Please consider the images to be copyrighted and ask permission to use or reproduce any of them. Thank you. David Clapp
As I have mentioned previously Cape Cod is a long sandy arm that sticks into the North Atlantic and then bends northward. The town at the elbow, the southeast corner that is, is called Chatham. Prior to the 1900s it was a hardscrabble fishing town populated by rugged individuals who had essentially no roads to Boston. The glacials left Chatham little but sand; there are sand dunes, sandy barrier beaches, sand cliffs, and sandy beaches. But there is also a great deal of moving water and exposure to those rather unfriendly North Atlantic storms. Sand is much like a liquid. It flows when the wind blows and it flows in the moving water around Chatham.
There have been long sandy extensions running like dreadlocks south from Chatham off and on for thousands of years. During those many years the sandy shoals have also disappeared at times. At the moment the lower corner of Chatham is wasting away very rapidly. I volunteer a bit for the US Fish & Wildlife at their refuge in Chatham called Monomoy. The office sits on a bluff that has lost about 40′ of frontage just this winter. Stairs to the beach go first, then the bluff-top paths and walkways, and the woodlands that (used to) carpet the sandy ground. It has been quite a winter.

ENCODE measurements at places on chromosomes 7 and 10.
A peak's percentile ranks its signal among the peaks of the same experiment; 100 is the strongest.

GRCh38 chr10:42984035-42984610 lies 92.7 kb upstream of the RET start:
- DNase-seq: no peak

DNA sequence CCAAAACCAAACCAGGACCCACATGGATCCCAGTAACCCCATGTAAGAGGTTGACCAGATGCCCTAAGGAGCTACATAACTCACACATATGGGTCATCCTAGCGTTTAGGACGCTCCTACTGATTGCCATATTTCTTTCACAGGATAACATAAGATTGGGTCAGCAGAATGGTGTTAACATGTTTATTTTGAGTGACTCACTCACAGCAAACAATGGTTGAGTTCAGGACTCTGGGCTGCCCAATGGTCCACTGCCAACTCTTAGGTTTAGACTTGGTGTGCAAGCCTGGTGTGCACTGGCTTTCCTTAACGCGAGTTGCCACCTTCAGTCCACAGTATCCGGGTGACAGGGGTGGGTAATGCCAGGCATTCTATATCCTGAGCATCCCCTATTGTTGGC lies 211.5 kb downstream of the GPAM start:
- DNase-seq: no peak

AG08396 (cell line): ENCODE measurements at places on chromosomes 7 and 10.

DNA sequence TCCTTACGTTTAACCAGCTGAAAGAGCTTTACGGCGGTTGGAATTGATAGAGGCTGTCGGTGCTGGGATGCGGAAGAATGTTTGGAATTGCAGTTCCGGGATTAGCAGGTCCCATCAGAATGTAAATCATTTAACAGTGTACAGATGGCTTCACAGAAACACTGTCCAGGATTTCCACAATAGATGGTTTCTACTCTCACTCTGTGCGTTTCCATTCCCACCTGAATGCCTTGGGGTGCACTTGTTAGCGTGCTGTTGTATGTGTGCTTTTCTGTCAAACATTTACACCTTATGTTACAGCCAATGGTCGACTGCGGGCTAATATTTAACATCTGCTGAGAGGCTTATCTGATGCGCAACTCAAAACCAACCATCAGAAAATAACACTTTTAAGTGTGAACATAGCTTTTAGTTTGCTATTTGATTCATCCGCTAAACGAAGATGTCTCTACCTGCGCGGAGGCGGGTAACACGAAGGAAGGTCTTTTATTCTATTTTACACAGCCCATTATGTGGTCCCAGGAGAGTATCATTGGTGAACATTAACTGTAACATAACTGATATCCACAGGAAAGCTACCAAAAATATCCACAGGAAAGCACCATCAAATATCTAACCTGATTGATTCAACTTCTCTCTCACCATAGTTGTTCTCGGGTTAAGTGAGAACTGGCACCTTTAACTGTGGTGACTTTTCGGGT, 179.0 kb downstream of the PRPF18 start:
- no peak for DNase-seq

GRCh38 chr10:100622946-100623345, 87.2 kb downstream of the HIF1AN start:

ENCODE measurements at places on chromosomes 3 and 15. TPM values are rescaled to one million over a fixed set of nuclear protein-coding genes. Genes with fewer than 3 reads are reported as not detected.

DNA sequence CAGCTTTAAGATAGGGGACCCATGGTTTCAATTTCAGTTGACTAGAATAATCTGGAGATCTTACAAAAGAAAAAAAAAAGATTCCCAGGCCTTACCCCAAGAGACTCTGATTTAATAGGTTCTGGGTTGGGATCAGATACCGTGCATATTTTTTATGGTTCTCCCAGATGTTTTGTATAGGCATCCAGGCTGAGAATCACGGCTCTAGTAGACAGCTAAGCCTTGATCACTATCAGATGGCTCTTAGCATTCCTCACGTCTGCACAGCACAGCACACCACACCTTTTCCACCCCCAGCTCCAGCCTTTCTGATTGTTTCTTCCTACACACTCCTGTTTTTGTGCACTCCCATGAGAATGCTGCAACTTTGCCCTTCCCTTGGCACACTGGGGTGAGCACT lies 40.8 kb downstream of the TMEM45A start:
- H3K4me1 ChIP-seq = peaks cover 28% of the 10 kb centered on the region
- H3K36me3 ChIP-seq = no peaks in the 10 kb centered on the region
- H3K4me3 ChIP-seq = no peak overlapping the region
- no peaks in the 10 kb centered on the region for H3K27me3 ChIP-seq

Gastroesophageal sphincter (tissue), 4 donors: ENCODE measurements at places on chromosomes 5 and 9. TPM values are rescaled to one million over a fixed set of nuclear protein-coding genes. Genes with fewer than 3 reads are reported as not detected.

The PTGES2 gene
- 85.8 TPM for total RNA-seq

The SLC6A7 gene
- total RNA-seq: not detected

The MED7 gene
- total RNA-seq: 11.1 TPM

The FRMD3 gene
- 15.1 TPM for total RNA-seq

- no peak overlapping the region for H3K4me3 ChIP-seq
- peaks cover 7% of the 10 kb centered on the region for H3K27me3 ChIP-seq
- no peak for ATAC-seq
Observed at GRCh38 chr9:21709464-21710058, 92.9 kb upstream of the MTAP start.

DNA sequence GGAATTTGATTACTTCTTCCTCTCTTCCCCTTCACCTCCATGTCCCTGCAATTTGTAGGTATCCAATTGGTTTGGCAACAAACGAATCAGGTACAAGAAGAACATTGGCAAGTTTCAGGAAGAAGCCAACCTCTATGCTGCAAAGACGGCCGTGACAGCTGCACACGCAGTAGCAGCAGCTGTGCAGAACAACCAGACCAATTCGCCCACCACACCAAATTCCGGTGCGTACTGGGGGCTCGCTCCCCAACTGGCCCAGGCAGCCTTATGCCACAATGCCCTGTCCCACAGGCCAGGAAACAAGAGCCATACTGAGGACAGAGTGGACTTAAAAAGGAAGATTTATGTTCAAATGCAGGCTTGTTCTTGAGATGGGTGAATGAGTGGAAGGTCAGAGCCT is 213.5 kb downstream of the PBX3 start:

Looking through the floating birds just offshore I saw many female eider, a couple Red-breasted Mergansers, and a single Surf and another single Black Scoter. Interesting but not earth-shaking (sorry New Zealand).
There were only a few hundred eider near shore today and I tried to stay in the car as I looked them over. That was soon impossible as I discovered a really cool duck in among the eider – it was a male Harlequin Duck. Soon after I found another, much less gaudy duck but still not an eider, it was a female Harlequin Duck. The three images below show them at rest. The harlequin comics (or jesters) of old Italian theatre were often depicted with masks and fancy headgear. The Harlequin Duck is named after those affectations.